Finding Faith in Labels

I was recently reading a book not knowing that it would go perfectly with this post. The book is called The Empty Mirror. It’s a Tween Read about a boy who lost his reflection because some sort of being stole it. The following is a quote from him:

I hated the idea of anyone knowing I was strange. I had some hope that I could keep people from finding out…

But I knew.

Who wants to go around knowing there’s something strange about them?

Weird. It feels weird. It’s making me crazy. I’m beginning to lose track of who I am myself. Maybe it’s my punishment for being troublesome. I wish I hadn’t been troublesome. I wish I was more good. I wish I’d studied more instead of reading. I wish I’d gotten on the good side of (my teacher) like (they) did. They aren’t so hot. They don’t get caught is all. (Others) only think (they) are good.

Those last 3 sentences really struck me. I’ve known this my entire life. Everybody has their secrets. Everybody has their sins. Everybody has their troubling behaviors. BUT! Not everybody gets caught – or in my case falsely accused! For whatever reason, it never really sank in until I read it in that book. It isn’t that other people don’t do these things, it’s just that they have received other labels.

What a freeing thought! 

I am not strange. I am not different. The labels given to me have simply been different.

That leads me to the whole point of sharing this.. Why do we label people when we should be encouraging them instead? Nobody is perfect. The only perfect person in this life died on the cross for us. He knows the truth of all things. He knows what we are truly like inside. Instead of stereotyping and labeling people, how about we get to know the real person and not rumors that are spread. How about we encourage people with positive words and not labels, because let’s face it, even positive labels can become difficult to maintain. (Think of the star athlete or straight A student who feels the need to workout or study excessively in order to maintain that label).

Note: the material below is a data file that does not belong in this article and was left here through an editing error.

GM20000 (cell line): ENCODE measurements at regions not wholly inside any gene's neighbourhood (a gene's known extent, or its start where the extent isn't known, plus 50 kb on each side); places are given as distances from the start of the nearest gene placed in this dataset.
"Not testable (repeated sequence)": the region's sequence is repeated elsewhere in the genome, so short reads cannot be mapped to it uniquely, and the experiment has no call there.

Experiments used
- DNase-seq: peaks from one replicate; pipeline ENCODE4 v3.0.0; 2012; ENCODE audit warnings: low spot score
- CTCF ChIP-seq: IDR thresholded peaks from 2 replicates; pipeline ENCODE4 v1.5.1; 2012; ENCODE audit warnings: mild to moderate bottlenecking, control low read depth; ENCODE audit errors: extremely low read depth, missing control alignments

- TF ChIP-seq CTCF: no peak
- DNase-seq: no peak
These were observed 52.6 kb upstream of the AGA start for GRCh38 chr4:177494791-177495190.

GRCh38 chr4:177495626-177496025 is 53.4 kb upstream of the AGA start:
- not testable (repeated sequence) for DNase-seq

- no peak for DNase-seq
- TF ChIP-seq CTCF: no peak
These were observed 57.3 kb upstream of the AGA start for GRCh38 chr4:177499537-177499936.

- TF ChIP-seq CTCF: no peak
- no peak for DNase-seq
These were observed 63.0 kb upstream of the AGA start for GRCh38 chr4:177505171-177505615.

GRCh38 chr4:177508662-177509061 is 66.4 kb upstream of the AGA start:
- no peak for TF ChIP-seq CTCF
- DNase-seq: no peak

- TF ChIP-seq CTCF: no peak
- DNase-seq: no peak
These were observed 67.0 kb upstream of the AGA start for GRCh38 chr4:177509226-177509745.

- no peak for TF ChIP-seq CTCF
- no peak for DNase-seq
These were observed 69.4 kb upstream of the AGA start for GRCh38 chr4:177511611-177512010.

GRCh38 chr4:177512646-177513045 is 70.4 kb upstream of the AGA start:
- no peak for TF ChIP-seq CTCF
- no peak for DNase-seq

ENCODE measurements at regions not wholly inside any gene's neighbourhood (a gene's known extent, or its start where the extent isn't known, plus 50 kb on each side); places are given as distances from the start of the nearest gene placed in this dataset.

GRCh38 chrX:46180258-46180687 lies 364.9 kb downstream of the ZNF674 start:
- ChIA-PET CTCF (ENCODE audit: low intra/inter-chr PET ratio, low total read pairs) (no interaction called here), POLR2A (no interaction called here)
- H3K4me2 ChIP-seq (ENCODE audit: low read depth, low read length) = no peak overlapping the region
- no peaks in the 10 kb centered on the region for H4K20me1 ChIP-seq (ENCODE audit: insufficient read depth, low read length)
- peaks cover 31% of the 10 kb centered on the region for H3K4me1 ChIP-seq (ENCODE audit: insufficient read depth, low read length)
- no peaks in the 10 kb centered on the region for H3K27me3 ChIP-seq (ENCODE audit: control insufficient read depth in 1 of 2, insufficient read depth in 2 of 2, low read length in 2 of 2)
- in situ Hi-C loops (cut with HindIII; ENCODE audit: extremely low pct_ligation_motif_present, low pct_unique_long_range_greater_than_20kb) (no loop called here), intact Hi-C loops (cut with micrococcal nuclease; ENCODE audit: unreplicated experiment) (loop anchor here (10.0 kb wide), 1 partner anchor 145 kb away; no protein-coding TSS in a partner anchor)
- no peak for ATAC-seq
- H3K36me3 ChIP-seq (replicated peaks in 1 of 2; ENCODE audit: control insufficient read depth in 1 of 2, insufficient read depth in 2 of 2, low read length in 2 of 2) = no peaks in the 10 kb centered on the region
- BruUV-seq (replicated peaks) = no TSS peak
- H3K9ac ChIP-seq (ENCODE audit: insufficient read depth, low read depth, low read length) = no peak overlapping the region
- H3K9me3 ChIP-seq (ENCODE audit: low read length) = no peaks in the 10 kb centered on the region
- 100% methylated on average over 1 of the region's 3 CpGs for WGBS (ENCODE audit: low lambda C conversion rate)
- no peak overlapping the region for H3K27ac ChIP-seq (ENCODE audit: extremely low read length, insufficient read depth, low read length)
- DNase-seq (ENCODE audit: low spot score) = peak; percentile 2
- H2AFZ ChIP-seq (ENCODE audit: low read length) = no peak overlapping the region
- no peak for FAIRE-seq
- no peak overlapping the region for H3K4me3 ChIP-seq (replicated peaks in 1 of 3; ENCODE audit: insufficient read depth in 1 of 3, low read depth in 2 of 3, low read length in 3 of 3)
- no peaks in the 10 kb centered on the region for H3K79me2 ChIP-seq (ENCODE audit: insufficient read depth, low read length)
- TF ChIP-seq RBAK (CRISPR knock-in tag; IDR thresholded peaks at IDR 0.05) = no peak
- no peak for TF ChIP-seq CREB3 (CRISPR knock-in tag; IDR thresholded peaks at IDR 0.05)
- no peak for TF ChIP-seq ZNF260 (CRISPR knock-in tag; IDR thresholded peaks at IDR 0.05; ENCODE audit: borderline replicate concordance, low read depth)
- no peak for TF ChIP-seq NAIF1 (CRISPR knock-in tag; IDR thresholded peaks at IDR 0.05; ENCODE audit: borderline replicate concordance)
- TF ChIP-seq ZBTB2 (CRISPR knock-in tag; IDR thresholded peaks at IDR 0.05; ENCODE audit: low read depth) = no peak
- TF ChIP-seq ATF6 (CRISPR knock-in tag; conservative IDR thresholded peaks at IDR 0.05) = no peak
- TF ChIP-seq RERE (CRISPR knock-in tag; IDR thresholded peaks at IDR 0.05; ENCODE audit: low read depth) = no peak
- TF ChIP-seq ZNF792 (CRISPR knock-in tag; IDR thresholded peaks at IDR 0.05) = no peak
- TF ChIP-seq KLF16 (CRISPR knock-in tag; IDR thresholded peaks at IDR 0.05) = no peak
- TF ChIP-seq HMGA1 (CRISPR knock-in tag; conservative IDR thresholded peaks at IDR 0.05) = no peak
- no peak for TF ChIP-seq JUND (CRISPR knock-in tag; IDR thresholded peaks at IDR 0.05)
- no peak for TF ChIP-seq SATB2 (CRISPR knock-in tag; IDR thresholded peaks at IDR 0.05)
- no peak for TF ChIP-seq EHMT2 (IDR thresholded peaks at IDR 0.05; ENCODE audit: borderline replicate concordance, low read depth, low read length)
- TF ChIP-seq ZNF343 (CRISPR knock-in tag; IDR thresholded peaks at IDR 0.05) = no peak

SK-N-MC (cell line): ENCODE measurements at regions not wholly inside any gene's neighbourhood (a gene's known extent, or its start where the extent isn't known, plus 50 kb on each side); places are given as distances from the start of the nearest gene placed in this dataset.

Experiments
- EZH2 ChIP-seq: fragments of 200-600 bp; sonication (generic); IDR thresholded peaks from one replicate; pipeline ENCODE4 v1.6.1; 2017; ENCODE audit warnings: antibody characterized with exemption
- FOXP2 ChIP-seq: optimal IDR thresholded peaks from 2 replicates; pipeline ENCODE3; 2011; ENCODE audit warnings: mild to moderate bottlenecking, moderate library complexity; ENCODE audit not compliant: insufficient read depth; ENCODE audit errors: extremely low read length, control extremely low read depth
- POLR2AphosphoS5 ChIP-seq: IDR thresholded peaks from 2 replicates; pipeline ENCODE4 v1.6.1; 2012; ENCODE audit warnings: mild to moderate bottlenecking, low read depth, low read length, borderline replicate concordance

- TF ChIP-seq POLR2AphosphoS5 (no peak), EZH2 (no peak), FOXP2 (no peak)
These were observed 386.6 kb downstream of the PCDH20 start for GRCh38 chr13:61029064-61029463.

Find something that your children aren’t very good at and compliment them on something related to it. Perhaps they aren’t very talented at drawing, but they keep trying. Compliment their persistency or hard work. These things matter, especially during the younger years. Build your children up instead of tearing them down. Open them up to communication and let them know they are trusted. Let them know their opinion matters. Mostly importantly, let them know they are good people.

Were you labeled growing up? What was your label? 

54 thoughts on “Finding Faith in Labels

  1. Robin Masshole mommy

    I hate labels, but unfortunately Society feels the need to put people into categories. I never understood that.